20. When the men had come to Him, they said, “John the Baptist has sent us to You, saying, ‘Are You the Coming One, or do we look for another?’”
These men came to the Lord, and revealed that they had been sent by John the Baptizer. “Sent” here is the Greek word apostello, and means that he had sent them with the authority to ask this question on His behalf. The question John sent to Christ was simple, and his messengers repeated it word-for-word to Him.
21. And that very hour He cured many of infirmities, afflictions, and evil spirits; and to many blind He gave sight.
The Lord’s answer to John was not in words but in actions. The proof of His Messiahship was not in His claims to be the Messiah but in His actions that He did that were the very actions the Scriptures had predicted the Messiah would do. He was demonstrating those words in Isaiah 61:1-2, which He had quoted earlier in Nazareth.
“The Spirit of the LORD is upon Me,
Because He has anointed Me
To preach the gospel to the poor;
He has sent Me to heal the brokenhearted,
To proclaim liberty to the captives
And recovery of sight to the blind,
To set at liberty those who are oppressed;
To proclaim the acceptable year of the LORD.”
Now the Lord was demonstrating many of these very same things. There was no doubt but that the Spirit of the LORD was upon Him. He was preaching the gospel to the poor. He was healing the brokenhearted. He was giving recovery of sight to the blind, and proclaiming the acceptable year of the LORD. All this was made plain by the actions He performed before these messengers sent from John.
22. Jesus answered and said to them, “Go and tell John the things you have seen and heard: that the blind see, the lame walk, the lepers are cleansed, the deaf hear, the dead are raised, the poor have the gospel preached to them.
Now, having demonstrated to John’s disciples this work, the Lord answers them and tells them the message they should give to John. His answer was not some long, complicated argument proving His position. Instead, it was simply for John’s disciples to tell him what they had seen and heard. The Lord points out these things to them. The blind now see, as Isaiah had said. The lame walk, the lepers are cleansed, the deaf hear, and the dead are raised. All these were amazing and very revealing miracles, and they demonstrated that the Lord did indeed have the power that was needed to be the One to bring in God’s kingdom to this earth.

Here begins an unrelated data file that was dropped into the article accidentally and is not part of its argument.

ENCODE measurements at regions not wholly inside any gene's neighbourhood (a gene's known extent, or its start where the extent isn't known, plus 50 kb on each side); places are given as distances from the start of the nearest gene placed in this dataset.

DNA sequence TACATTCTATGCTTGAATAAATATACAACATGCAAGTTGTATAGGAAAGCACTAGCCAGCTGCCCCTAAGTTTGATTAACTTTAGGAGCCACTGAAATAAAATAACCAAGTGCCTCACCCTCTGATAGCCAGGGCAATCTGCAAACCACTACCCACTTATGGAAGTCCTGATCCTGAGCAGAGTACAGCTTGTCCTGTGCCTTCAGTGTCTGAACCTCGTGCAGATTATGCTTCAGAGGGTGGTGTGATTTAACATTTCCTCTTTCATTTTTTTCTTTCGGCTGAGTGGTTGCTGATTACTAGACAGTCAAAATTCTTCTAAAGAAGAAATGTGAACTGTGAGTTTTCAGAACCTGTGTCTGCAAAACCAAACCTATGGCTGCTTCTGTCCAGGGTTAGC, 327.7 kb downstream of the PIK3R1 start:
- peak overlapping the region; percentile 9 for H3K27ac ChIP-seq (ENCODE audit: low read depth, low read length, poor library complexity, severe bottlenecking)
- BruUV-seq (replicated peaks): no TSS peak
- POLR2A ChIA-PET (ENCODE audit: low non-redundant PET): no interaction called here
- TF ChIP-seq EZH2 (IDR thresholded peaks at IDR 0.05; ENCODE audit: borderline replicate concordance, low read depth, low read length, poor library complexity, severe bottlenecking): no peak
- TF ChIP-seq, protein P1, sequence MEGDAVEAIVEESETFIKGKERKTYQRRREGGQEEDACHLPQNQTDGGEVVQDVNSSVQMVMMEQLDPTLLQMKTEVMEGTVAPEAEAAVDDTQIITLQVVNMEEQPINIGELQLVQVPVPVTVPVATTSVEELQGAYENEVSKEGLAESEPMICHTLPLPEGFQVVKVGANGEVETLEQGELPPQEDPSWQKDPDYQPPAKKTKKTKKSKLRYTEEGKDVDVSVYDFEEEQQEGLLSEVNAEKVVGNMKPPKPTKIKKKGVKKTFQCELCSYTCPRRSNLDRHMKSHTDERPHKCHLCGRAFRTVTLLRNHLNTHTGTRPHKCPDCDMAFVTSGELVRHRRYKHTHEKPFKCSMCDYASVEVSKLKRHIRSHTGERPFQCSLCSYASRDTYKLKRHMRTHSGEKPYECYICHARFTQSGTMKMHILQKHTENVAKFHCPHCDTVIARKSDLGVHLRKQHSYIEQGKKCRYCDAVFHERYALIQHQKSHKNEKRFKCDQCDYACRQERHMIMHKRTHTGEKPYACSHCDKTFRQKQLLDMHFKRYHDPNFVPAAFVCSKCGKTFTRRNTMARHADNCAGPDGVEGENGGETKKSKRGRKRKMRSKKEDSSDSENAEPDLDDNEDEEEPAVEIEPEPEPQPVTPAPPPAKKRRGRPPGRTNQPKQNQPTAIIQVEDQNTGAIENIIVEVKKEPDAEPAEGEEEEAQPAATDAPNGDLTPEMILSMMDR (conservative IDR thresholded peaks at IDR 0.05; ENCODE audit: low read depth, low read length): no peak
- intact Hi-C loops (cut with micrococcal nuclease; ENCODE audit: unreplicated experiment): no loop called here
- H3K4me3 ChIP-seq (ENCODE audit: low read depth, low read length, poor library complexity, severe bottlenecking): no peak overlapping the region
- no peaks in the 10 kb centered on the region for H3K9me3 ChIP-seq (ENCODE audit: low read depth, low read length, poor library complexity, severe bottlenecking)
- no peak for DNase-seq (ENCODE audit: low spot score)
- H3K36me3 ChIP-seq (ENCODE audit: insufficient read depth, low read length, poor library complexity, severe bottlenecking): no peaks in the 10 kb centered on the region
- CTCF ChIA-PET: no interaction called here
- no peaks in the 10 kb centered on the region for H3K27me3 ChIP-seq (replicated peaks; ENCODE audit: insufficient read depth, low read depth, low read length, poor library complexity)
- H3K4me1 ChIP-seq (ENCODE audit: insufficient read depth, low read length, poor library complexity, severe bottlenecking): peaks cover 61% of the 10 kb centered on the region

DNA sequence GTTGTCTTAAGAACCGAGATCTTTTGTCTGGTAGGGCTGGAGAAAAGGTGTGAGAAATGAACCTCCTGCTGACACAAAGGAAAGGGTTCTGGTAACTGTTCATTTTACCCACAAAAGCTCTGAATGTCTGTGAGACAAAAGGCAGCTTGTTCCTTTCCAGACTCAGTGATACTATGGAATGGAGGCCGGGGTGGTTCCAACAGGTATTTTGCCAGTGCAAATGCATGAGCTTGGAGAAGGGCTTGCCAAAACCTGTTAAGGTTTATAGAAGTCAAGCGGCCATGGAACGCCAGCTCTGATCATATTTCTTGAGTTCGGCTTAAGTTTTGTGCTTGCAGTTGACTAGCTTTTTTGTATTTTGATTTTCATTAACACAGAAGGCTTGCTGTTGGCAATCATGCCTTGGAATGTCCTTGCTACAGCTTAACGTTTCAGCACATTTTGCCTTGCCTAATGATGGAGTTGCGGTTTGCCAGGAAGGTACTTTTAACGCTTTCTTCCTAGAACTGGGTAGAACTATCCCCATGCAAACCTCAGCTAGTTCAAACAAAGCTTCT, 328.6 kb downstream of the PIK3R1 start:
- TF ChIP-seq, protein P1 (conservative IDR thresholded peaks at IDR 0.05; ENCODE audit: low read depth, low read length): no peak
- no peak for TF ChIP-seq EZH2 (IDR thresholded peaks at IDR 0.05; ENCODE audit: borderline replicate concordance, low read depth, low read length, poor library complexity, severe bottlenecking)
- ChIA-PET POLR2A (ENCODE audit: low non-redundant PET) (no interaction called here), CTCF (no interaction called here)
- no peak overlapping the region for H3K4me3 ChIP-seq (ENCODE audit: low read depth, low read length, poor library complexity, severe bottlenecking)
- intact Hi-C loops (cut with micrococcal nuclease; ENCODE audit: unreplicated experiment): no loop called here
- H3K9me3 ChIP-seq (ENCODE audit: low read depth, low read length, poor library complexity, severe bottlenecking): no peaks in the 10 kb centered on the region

Yet also significant was the fact that the poor have the gospel preached to them, and not just because Isaiah had predicted it. This might not seem very unusual to us, but the fact was that in Israel at that time no one paid much attention to the poor. Those who were privileged, who were rich, who had positions and authority, and who were in a place to be able to help the poor did not care about them, and did nothing for them. The poor were left to fend for themselves, and to take care of each other if they could. Yet now, the Lord had come, and He was acting on behalf of the poor. He was not reserving His gospel only for the wealthy and powerful. He was preaching it to the poor, and was giving all these wonderful blessings of health, healing, and deliverance to them as well as to the rich. This, as much as anything else, marked out the character of Christ’s ministry.
23. “And blessed is he who is not offended because of Me.”
This word for “offended” is skandalizo in Greek, similar to our word scandalize. The word means to place a stumblingblock in another’s way whereby he may trip and fall. By figure, it means to offend. This doubt caused by the false idea of two Messiahs was causing some to stumble. John had indeed stumbled, if not through this false idea, then at least through discouragement. But these actions of the Lord Jesus should have allayed his doubts. The Lord’s words seem to almost be a warning to John not to be offended in Him. The Lord might not have been living up to John’s expectations. He might not have been going about His mission for God as John would have liked to see Him do so. Yet such was the case with many in Israel who hoped for great things from the Lord at this time. They wanted Him to act in ways that He was just not acting. The Lord knew this, but this was no excuse for people to stumble because of Him. He was the One God had sent, and so they all needed to accept Him and His mission, whether it fit with their expectations or not.
Indeed, we find nothing to stumble at in our Lord Jesus. He is our perfect Lord and Savior, and every word of His we take by faith. Thus we qualify as the blessed or “how happy” people that the Lord mentions here.